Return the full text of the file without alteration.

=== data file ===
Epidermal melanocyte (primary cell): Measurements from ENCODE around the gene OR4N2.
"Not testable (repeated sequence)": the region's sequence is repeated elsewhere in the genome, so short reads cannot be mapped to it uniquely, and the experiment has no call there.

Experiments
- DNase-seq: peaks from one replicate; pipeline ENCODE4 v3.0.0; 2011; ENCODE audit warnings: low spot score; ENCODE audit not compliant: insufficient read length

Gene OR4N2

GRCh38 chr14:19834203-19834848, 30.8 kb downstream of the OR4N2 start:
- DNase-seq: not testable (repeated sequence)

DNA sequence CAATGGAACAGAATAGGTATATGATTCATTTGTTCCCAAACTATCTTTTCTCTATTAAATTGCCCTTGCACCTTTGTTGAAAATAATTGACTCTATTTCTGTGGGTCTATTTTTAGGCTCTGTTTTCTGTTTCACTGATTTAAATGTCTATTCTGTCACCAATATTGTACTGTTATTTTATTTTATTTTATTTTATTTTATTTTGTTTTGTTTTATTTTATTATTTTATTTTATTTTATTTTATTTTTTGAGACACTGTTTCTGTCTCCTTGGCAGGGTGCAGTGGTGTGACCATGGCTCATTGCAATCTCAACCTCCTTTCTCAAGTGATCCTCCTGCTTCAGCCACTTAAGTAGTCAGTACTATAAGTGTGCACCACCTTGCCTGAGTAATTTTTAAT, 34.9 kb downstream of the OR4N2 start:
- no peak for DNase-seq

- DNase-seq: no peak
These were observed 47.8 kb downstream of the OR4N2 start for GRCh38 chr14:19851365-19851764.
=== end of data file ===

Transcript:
Epidermal melanocyte (primary cell): Measurements from ENCODE around the gene OR4N2.
"Not testable (repeated sequence)": the region's sequence is repeated elsewhere in the genome, so short reads cannot be mapped to it uniquely, and the experiment has no call there.

Experiments
- DNase-seq: peaks from one replicate; pipeline ENCODE4 v3.0.0; 2011; ENCODE audit warnings: low spot score; ENCODE audit not compliant: insufficient read length

Gene OR4N2

GRCh38 chr14:19834203-19834848, 30.8 kb downstream of the OR4N2 start:
- DNase-seq: not testable (repeated sequence)

DNA sequence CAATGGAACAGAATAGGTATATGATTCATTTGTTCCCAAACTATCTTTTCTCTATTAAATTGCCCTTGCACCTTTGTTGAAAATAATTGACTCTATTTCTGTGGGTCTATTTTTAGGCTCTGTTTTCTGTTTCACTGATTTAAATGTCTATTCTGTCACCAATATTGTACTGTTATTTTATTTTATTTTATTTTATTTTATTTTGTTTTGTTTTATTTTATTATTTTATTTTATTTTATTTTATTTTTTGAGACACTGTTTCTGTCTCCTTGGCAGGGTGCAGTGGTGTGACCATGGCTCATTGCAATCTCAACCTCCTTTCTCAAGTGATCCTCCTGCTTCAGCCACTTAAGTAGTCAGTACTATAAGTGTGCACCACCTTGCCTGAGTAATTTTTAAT, 34.9 kb downstream of the OR4N2 start:
- no peak for DNase-seq

- DNase-seq: no peak
These were observed 47.8 kb downstream of the OR4N2 start for GRCh38 chr14:19851365-19851764.